Euclid - Online edition

Corymbia sphaerica

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Corymbia | Rufaria


Corymbia sphaerica K.D.Hill & L.A.S.Johnson, Telopea 6: 351 (1995).

T: Northern Territory: 3 km N of Lake Surprise (20°12'S, 131°48'E), P.K.Latz 10961; holo: NSW; iso: CANB, DNA, PERTH.


Tree to 10 m tall or rarely a mallee or bushy shrub to 1 m tall. Forming a lignotuber.
Bark rough to the smallest branches, tessellated, brown to yellowish brown.
Branchlets lack oil glands in the pith; younger branchlets and branchlets with floral buds may be sparsely setose.
Juvenile growth (coppice or field seedlings to 50 cm): stems rounded in cross-section, usually setose; juvenile leaves sessile, opposite, cordate to sub-orbicular, to ca 8 cm long, 5 cm wide, grey-green, sparsely setose (slightly sandpapery) to smooth.
Crown of juvenile leaves, opposite, sessile or very shortly petiolate (petioles to only 0.1 cm long); blade cordate to almost lanceolate, 3–7(10) cm long, 1.5–4.5 cm wide, base amplexicaul, margin entire, apex pointed or rounded and apiculate, concolorous, dull, light green to grey-green or blue-green, side-veins at a wide angle to the midrib (penniveined), reticulation very dense, intramarginal vein present, oil glands apparently absent.
Inflorescence terminal compound, peduncles rounded or angled, 0.4–1.5(3) cm long, buds 3(?7) per umbel, pedicels 0.2–1.2 cm long. Mature buds globular, 1–1.2 cm long, 0.9–1 cm wide, sparsely and shortly setose to smooth, scar absent (both opercula shed together at flowering), operculum rounded, stamens inflexed, all fertile, anthers versatile, dorsifixed, oblong, dehiscing by longitudinal slits, style long and straight, stigma blunt with a fringe of papillae, locules (3)4, vertical ovule rows indistinct on the placentae. Flower colour unknown.
Fruit pedicellate (pedicels 0.3–1.4 cm long), truncate-globose, lacking a neck but may be slightly narrowed at the top, 2.1–3.1 cm long, 2–3.1 cm wide, surface smooth, disc descending vertically, valves (3)4, enclosed.
Seeds brown, 9–16 mm long, ellipsoidal with terminal wing, hilum ventral.

Cultivated seedlings (measured at ca node 10): cotyledons large, reniform; stems rounded in cross-section, usually setose with bristle-glands, rarely glabrous by node10; leaves sessile or with petioles to 0.1 cm, opposite throughout, ovate or cordate, 1.5–6.5 cm long, 0.7–3.4 cm wide, base of leaves rounded but becoming amplexicaul up the stem, apex pointed, scarcely discolorous, dull, green, sparsely setose or glabrous by node 10.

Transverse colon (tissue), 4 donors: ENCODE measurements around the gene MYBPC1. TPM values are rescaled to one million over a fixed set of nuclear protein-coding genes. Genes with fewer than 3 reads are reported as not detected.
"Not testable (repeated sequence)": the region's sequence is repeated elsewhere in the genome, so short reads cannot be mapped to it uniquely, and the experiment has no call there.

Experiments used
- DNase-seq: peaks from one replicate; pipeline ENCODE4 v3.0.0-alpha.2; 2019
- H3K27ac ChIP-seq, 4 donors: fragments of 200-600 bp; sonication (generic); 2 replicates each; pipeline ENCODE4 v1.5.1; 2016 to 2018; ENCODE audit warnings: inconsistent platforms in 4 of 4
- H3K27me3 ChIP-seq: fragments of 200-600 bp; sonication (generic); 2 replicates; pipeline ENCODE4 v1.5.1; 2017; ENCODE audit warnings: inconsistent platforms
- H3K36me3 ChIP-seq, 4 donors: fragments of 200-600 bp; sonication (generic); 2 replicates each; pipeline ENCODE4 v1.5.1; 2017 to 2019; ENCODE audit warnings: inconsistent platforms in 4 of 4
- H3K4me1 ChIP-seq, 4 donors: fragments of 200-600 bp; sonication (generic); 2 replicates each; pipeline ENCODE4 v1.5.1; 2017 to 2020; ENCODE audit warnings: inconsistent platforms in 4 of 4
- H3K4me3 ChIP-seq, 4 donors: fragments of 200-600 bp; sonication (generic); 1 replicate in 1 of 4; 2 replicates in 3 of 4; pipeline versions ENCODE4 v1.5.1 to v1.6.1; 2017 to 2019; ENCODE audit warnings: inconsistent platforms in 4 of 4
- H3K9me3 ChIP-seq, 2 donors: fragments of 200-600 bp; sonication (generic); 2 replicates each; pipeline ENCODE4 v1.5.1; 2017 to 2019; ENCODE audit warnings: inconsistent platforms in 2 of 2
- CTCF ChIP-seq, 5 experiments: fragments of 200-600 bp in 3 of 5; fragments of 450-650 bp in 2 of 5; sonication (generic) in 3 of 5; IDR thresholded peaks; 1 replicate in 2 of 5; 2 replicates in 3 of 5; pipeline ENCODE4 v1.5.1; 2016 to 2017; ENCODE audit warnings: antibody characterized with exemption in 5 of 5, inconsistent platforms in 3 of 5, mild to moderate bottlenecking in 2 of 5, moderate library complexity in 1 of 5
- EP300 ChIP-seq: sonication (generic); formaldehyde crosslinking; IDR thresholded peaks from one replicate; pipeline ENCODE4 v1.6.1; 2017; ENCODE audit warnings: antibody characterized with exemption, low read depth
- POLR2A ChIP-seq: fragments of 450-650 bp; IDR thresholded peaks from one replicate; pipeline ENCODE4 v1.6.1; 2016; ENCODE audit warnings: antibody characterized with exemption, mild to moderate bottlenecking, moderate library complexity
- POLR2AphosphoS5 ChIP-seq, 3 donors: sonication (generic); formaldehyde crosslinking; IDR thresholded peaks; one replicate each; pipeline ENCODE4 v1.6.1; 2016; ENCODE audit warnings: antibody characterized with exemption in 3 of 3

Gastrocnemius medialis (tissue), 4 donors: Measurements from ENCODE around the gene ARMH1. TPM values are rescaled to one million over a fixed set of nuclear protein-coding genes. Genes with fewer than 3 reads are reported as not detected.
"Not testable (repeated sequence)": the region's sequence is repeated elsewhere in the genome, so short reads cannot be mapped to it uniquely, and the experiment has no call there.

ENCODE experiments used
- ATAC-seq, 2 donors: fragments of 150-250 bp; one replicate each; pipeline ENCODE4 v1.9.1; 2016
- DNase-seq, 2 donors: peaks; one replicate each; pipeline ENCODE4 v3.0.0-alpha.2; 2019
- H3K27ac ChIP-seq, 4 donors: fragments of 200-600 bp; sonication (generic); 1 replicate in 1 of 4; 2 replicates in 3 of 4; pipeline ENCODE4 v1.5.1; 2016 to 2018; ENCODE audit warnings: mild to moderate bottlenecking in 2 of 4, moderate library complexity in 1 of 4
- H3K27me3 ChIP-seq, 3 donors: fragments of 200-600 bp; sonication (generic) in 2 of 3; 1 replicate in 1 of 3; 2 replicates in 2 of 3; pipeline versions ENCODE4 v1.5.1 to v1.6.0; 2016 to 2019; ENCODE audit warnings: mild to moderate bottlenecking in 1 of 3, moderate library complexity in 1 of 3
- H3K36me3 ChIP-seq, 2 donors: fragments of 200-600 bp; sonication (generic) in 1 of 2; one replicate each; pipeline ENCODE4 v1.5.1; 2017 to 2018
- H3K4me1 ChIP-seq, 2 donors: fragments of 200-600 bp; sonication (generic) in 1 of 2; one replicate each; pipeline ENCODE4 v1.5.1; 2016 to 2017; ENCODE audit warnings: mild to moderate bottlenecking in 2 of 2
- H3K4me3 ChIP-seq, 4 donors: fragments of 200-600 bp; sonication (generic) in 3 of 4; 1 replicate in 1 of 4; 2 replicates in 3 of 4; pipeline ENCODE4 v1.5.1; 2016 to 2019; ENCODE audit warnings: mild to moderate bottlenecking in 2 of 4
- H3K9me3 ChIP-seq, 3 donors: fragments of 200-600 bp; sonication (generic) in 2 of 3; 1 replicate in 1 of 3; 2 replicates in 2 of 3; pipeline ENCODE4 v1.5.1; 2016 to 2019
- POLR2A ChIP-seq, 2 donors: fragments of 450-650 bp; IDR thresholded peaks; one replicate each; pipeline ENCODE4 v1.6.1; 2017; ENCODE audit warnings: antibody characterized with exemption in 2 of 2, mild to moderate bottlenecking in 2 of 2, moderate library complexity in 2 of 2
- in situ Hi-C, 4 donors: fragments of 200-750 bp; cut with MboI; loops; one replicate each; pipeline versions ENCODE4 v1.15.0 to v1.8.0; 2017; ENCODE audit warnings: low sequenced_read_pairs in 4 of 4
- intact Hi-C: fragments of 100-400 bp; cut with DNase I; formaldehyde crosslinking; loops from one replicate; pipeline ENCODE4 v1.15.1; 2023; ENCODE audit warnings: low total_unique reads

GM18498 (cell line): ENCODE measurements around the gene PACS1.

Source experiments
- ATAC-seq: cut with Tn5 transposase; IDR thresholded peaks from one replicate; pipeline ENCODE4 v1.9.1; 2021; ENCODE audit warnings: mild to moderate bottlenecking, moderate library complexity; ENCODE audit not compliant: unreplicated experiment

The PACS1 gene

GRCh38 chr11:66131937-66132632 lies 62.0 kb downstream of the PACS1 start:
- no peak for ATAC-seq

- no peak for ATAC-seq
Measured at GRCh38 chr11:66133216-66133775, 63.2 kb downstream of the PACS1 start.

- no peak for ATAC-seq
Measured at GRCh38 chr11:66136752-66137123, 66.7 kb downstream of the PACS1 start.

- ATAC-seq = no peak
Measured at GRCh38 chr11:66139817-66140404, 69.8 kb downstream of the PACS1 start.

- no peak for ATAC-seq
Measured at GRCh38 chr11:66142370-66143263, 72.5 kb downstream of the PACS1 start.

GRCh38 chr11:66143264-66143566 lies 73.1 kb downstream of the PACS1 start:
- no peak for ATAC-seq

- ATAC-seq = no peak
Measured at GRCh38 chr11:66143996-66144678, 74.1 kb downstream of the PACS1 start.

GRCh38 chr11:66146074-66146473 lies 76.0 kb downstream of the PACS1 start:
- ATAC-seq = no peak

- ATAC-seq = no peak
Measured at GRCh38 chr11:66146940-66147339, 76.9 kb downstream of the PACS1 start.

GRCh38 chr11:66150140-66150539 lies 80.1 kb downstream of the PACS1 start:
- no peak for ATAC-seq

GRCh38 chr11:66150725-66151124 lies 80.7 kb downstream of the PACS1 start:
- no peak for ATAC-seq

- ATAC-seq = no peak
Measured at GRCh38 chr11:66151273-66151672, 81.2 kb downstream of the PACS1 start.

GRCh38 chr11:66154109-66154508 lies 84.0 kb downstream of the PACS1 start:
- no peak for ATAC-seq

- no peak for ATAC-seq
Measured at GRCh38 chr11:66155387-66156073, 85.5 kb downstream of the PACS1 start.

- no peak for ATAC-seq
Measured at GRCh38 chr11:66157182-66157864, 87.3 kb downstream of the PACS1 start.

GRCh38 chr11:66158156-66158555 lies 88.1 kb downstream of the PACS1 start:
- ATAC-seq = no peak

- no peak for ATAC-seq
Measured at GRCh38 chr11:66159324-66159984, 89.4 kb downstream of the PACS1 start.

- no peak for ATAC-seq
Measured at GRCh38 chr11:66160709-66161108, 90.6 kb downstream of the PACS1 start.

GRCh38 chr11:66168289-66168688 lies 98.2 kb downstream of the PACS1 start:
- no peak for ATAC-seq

Flowering Time

Flowering time unknown.


A small tree, sometimes reduced to a bushy shrub, endemic to the Northern Territory, where it is restricted to the eastern fringe of the Tanami Desert and the Barrow Creek area, preferring red sandy rises. Corymbia sphaerica is easily identified by its tessellated rough bark, crown of opposite, smooth (non-scabrid) leaves, sparsely setose to smooth buds with rounded operculum and large ± globular fruit (2–3.1 cm wide).

C. sphaerica is one of a group of northern bloodwoods with rough bark and opposite leaves in the crown, viz. C. setosa, C. dunlopiana, C. chartacea, C. papillosa, C. deserticola (with two subspecies), C. zygophylla, C. pachycarpa and C. cadophora (with two subspecies). The species in this group most likely to be confused with C. sphaerica are C. deserticola subsp. mesogeotica, which differs in having fruit only 0.8–1.4 cm wide and which occurs from Tennant Creek west to the Great Sandy Desert; and C. setosa, which has prominently setose buds and slightly smaller, globular to urceolate fruit 1.3–2.5 cm wide, and occurs east from Tennant Creek through the Barkly Tableland into Queensland. Another species, C. pachycarpa, occurs further to the north-west from the northern fringes of the Great Sandy Desert and Tanami Desert north as far as Halls Creek and Wave Hill, and differs from C. sphaerica in the prominently setose buds with beaked operculum and more urceolate to barrel-shaped fruit. Two species, C. deserticola subsp. deserticola and C. zygophylla, are restricted to Western Australia and occur in the Pilbara and Broome – Derby – Fitzroy Crossing areas respectively. The remaining species in this group are geographically more northerly in distribution in monsoonal areas.


Origin of Name

Corymbia sphaerica: Greek sphaera, sphere, referring to the bud and fruit shape.

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